Position Statement on Qualifications for Teachers who Teach English to Speakers of Other Languages in Florida Schools
Approved by the SSTESOL Board of Directors, Fall 2003
Sunshine State Teachers of English To Speakers of Other Languages (SSTESOL) of Florida is a professional organization dedicated to the teaching of English to Speakers of Other Languages. The mission of SSTESOL is to provide educators access to professional development, resources, and interactions, and to provide leadership and advocacy in language policy issues.
Issue: Presently the Florida State Department of Education does not make a distinction between teacher certification applicants who achieve eligibility for the ESOL endorsement by completing an ESOL infused program and those applicants who have completed a full ESOL Endorsement program (five courses or 300 hours in-service points) as specified in the Florida Consent Decree of 1990. The state considers all applicants who receive either ESOL Endorsement equally eligible to teach ESOL students.
Issue: As a result of changes in how candidates are eligible for certification in Florida, applicants who pass an area of specialization exam become eligible for a certificate in that area. This recent ruling has impacted the field of TESOL, since presently any applicant who passes the state certification ESOL test becomes certifiable as an ESOL specialist. This creates a potential for inadequately prepared teachers to be assigned in primary language development roles with responsibilities for ESOL students.
Position: SSTESOL supports the rights of English language learners to be taught by qualified and trained ESOL specialists. ESOL specialists are those professional educators who have received extensive preparation in TESOL provided in a full ESOL Endorsement program, as outlined in the Florida Consent Decree of 1990.
Further, SSTESOL does not consider graduates from ESOL infused programs to be ESOL specialists. ESOL infused programs are designed to prepare teachers who are qualified to provide for the needs of English language learners in mainstream classrooms; these programs are not designed to prepare ESOL specialists.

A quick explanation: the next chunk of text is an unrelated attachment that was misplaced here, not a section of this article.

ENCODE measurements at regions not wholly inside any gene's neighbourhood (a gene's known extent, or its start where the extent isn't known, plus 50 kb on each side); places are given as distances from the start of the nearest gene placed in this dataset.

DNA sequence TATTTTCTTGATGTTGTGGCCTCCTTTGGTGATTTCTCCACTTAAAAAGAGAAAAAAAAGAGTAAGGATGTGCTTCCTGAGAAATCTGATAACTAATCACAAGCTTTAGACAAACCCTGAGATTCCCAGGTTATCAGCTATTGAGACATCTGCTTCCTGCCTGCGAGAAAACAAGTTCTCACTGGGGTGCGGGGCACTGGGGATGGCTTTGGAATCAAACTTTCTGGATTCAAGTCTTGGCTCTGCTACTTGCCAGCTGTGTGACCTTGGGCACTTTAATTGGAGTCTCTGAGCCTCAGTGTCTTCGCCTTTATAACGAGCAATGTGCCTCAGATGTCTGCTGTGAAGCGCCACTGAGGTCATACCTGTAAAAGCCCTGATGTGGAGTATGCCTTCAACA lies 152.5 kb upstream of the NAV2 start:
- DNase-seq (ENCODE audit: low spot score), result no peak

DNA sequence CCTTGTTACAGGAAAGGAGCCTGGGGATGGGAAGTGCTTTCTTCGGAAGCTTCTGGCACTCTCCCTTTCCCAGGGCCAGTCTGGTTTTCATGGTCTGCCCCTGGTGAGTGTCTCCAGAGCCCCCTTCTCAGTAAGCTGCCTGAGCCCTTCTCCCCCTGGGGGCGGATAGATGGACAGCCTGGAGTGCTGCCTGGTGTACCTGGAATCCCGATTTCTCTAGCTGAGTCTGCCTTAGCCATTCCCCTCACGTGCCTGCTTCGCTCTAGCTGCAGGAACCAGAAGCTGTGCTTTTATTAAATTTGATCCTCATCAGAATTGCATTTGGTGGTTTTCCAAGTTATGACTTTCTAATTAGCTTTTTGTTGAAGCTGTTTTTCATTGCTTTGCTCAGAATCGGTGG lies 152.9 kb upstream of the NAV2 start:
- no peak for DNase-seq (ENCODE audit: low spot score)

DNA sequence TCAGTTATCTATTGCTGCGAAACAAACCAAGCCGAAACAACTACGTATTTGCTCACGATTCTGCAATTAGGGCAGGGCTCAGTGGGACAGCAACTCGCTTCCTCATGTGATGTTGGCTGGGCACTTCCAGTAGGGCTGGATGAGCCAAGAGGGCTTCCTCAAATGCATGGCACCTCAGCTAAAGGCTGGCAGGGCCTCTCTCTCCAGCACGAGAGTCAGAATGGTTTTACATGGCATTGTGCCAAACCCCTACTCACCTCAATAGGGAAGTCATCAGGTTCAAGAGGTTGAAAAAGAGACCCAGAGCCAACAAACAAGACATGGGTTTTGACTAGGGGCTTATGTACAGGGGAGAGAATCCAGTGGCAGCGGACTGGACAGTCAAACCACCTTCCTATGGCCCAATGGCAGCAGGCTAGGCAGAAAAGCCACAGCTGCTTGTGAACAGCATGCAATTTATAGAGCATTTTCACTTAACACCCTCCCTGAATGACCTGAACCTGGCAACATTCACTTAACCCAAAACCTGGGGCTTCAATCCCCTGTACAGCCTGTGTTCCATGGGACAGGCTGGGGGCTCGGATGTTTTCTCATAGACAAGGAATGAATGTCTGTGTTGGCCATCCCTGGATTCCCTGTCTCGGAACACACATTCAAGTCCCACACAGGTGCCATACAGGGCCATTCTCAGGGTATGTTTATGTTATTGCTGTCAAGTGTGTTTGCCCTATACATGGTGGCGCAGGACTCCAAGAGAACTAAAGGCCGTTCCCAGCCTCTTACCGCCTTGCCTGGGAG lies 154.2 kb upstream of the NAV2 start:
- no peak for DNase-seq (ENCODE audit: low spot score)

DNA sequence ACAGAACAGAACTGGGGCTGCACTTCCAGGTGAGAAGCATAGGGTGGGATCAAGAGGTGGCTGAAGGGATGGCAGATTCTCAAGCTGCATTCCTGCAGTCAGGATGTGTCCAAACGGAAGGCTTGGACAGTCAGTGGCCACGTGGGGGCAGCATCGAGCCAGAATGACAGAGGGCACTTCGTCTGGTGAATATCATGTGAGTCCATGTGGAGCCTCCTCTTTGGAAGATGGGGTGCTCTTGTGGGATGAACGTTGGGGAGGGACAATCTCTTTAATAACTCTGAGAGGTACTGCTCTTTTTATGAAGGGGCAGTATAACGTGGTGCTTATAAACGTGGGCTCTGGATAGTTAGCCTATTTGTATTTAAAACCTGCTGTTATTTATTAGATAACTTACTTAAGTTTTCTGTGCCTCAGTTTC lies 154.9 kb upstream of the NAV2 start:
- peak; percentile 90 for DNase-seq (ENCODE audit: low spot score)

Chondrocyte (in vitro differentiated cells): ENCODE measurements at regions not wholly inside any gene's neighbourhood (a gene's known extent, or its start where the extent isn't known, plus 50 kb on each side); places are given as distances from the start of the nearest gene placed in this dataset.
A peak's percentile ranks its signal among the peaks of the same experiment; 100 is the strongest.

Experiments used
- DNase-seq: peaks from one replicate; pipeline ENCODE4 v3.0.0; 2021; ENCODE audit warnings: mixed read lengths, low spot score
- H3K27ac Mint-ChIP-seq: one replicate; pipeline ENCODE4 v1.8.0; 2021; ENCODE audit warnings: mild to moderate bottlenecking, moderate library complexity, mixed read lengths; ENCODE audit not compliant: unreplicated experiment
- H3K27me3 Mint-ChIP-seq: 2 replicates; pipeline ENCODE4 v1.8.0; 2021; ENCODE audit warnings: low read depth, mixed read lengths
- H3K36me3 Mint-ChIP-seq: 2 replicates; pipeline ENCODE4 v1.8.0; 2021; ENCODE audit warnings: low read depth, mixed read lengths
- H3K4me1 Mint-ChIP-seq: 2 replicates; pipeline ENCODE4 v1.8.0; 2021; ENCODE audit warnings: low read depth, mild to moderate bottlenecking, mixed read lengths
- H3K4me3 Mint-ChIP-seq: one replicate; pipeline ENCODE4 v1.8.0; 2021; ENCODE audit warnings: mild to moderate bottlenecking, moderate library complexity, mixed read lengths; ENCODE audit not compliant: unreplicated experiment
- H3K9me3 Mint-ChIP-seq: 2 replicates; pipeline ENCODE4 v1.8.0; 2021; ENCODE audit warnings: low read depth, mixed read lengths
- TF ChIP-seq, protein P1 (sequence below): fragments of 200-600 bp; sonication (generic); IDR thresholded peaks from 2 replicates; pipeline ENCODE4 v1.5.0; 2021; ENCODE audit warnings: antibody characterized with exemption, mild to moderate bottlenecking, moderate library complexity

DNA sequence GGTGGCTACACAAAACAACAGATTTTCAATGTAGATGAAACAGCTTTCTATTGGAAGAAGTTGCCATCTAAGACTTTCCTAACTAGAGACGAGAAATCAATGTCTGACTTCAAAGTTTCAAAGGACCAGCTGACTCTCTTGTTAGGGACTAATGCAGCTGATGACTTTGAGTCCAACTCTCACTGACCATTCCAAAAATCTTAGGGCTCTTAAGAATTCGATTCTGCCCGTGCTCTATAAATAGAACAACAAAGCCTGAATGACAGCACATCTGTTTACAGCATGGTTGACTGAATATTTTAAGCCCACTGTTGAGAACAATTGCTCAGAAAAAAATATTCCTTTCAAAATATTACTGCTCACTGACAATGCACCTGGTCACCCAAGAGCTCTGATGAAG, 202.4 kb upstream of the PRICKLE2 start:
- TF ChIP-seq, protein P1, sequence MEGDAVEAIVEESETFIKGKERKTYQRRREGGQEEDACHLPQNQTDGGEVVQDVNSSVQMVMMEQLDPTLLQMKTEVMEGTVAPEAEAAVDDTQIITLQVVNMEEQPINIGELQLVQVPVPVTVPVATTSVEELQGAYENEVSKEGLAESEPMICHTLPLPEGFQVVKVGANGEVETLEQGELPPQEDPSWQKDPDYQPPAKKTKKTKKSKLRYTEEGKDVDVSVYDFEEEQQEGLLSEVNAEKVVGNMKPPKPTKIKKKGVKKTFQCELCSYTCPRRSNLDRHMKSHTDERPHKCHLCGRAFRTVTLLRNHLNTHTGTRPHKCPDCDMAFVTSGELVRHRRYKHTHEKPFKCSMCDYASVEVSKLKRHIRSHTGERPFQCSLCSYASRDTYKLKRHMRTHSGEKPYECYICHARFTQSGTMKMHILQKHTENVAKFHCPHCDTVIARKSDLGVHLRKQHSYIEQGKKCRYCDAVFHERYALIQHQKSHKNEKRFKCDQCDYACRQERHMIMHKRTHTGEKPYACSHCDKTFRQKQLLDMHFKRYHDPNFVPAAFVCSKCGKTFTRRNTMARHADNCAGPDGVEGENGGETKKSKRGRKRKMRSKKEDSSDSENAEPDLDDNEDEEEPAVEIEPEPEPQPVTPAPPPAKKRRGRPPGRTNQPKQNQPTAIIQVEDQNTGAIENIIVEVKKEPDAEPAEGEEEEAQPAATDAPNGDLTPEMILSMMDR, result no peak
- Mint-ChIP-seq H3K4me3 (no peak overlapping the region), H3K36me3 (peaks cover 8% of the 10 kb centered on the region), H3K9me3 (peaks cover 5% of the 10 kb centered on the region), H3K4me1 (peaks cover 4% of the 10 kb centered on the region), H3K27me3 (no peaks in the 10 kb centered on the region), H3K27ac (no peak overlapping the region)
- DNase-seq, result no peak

Furthermore, SSTESOL does not consider candidates who have simply passed the ESOL certification test qualified to serve as ESOL specialists.
Rationale: Florida has the third largest population of English language learners in the U.S. The LULAC et al v. SBE Consent Decree (1990) sets forth specific ESOL endorsement requirements for instructional and administrative personnel. The following are the requirements for the ESOL endorsement as outlined in the Consent Decree:
300 in-service hours (required for Elementary, English, and Special Education teachers who teach the language arts component) OR five 3-credit hour courses, taught at the university level as part of a state approved program;
The 300 in-service hours must include 60 in-service points in the following five specific areas: methods of teaching ESOL, curriculum in ESOL, testing and evaluation in ESOL, applied linguistics and TESOL, and cross-cultural understanding. If this requirement is met via the five university courses, a three-credit hour course is required in each of these areas.
Although the Consent Decree did not impose any direct requirements on institutions of higher education, educators involved in teacher preparation programs through out the state, have held the position that graduates from teacher preparation programs should be fully prepared to teach English language learners in the regular classrooms. Thus, numerous teacher preparation programs have become ESOL infused models. In these programs TESOL standards are infused into the general methods’ courses and clinical experiences. In addition, two (2) or more ESOL stand alone courses have been added. It is the position of SSTESOL that the intent of these programs is not to produce ESOL specialists but to produce classroom teachers who can meet the needs of English language learners in mainstream classrooms.
The Florida State Department of Education ruled that by the year 2004, all graduates from teacher preparation programs that lead to initial certification must also be eligible for the ESOL endorsement. The universities that had not submitted programs leading to the ESOL endorsement prior to this ruling are rapidly doing so. Many are employing infused models. Although a well designed and implemented infused program can provide basic ESOL preparation for mainstream classroom teachers, ESOL specialists should be required to complete, at minimum, a State Approved ESOL Endorsement program (five courses or 300 hours of in-service).